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Home arrow Articles by Topic arrow Environmental Planning arrow The Growing Need for Coastal Expertise
The Growing Need for Coastal Expertise PDF Print
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Articles - Environmental Planning
Written by Roger Shand, Coastal Systems   
Thursday, 20 December 2007

Until the 1950s, coastal development was undertaken with minimal consideration of natural processes, unfortunate consequences could be both dramatic and costly.

Increasing development along the world’s shorelines, coupled with increasing knowledge of coastal processes, have lead to legislative controls and design standards which address personal safety, property protection, and preservation of the natural environment. In New Zealand the most influential legislation is the Resource Management Act (1991) and its offshoots: the New Zealand Coastal Policy Statement, Regional Plans and Policy Statements, and District Plans. Legislation and design standards are continually being revised to account for the effects of predicted climate change, increasing knowledge of coastal processes and changes in public values toward the environment.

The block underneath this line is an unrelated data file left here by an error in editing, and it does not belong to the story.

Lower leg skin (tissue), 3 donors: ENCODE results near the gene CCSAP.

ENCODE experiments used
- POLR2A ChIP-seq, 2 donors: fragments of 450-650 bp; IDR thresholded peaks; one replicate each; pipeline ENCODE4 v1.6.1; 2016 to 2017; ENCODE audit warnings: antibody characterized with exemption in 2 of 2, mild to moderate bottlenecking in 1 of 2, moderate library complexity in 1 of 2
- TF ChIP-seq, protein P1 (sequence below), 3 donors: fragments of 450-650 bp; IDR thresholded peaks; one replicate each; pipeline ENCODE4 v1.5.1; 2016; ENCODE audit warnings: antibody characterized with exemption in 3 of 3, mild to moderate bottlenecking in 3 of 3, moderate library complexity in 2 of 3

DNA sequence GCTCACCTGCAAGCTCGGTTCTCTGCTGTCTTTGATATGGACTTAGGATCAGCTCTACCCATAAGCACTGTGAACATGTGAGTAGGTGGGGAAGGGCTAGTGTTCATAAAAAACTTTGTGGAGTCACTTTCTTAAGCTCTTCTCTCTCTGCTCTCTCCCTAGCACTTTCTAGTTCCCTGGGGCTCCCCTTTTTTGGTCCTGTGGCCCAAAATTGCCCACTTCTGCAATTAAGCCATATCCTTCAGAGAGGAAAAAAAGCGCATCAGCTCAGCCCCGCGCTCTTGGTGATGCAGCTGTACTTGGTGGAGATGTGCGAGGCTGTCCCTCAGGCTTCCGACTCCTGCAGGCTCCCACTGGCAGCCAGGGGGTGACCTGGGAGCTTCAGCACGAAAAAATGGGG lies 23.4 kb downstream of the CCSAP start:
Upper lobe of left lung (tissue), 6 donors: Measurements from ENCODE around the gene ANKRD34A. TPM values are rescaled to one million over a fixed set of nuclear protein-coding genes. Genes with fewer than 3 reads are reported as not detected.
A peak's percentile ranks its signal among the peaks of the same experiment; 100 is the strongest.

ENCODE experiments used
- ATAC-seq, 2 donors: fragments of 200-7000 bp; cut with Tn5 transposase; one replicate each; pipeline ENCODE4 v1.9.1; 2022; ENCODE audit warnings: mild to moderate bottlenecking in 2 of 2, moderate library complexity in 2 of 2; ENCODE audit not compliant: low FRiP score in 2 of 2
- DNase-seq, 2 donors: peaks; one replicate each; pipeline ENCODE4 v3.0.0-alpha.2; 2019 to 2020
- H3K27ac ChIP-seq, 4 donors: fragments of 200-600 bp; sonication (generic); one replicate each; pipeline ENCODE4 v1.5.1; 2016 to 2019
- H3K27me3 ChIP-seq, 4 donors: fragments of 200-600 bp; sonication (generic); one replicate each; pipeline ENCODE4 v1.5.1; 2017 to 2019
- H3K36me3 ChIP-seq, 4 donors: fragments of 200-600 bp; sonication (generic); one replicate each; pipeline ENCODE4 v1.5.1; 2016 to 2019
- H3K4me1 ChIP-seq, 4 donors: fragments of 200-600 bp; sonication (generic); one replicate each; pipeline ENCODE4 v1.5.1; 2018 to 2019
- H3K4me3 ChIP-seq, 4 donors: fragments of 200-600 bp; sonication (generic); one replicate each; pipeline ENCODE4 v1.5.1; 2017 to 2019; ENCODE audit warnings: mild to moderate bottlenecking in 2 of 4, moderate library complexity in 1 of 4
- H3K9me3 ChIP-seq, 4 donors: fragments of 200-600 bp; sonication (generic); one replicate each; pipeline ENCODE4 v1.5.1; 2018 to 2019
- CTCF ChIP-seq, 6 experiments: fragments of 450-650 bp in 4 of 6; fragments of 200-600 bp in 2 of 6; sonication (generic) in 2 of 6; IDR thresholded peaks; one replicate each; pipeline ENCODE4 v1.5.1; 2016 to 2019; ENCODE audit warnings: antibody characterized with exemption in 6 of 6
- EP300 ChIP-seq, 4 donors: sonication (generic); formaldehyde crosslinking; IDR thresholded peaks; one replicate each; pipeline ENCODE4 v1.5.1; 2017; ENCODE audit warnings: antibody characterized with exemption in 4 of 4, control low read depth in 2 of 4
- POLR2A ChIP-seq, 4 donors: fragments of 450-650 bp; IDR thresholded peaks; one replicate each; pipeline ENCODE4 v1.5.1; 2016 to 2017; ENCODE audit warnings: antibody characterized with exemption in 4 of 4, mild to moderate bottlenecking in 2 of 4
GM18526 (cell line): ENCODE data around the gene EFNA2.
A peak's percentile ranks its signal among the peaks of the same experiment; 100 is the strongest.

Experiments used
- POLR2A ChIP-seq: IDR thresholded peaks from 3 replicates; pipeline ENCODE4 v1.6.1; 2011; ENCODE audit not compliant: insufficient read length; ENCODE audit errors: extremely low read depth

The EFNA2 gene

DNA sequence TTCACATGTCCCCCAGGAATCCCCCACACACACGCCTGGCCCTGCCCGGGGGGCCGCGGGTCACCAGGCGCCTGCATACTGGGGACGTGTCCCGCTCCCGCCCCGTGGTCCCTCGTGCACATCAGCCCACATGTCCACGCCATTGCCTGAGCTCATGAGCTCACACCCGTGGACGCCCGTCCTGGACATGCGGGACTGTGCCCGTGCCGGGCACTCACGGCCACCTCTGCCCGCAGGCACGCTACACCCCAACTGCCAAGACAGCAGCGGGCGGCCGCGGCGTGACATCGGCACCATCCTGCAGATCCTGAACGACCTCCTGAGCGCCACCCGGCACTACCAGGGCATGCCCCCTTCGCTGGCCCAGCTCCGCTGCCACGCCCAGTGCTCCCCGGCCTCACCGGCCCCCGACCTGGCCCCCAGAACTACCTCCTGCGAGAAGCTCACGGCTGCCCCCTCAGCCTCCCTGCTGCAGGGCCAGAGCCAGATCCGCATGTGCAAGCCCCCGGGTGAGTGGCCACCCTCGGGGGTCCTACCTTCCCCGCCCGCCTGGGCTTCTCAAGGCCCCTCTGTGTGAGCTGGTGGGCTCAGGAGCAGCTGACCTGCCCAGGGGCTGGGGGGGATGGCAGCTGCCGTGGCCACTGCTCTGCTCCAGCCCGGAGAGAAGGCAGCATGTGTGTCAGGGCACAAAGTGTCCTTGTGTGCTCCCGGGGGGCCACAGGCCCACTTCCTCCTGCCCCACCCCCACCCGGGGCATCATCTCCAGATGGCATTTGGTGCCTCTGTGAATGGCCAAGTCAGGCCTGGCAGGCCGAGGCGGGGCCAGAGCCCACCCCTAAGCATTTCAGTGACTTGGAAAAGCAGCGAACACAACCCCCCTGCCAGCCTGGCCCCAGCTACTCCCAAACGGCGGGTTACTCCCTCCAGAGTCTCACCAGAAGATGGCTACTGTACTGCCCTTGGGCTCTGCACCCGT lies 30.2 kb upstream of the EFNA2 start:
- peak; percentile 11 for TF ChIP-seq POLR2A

Official conservatism is also related to their being expected to protect property developed earlier in the 20th century when those idyllic (but inherently unstable) sand spits, foredunes and cliffs proved so alluring as sites for holiday homes.

Given the lack of information defining the controlling coastal processes coupled with the serious consequences of coastal hazards, courts and government officials in particular, are quick to invoke the “precautionary principal” and err on the side of caution when considering development consents. Official conservatism is also related to their being expected to protect property developed earlier in the 20th century when those idyllic (but inherently unstable) sand spits, foredunes and cliffs proved so alluring as sites for holiday homes.

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Last Updated ( Monday, 24 December 2007 )
 
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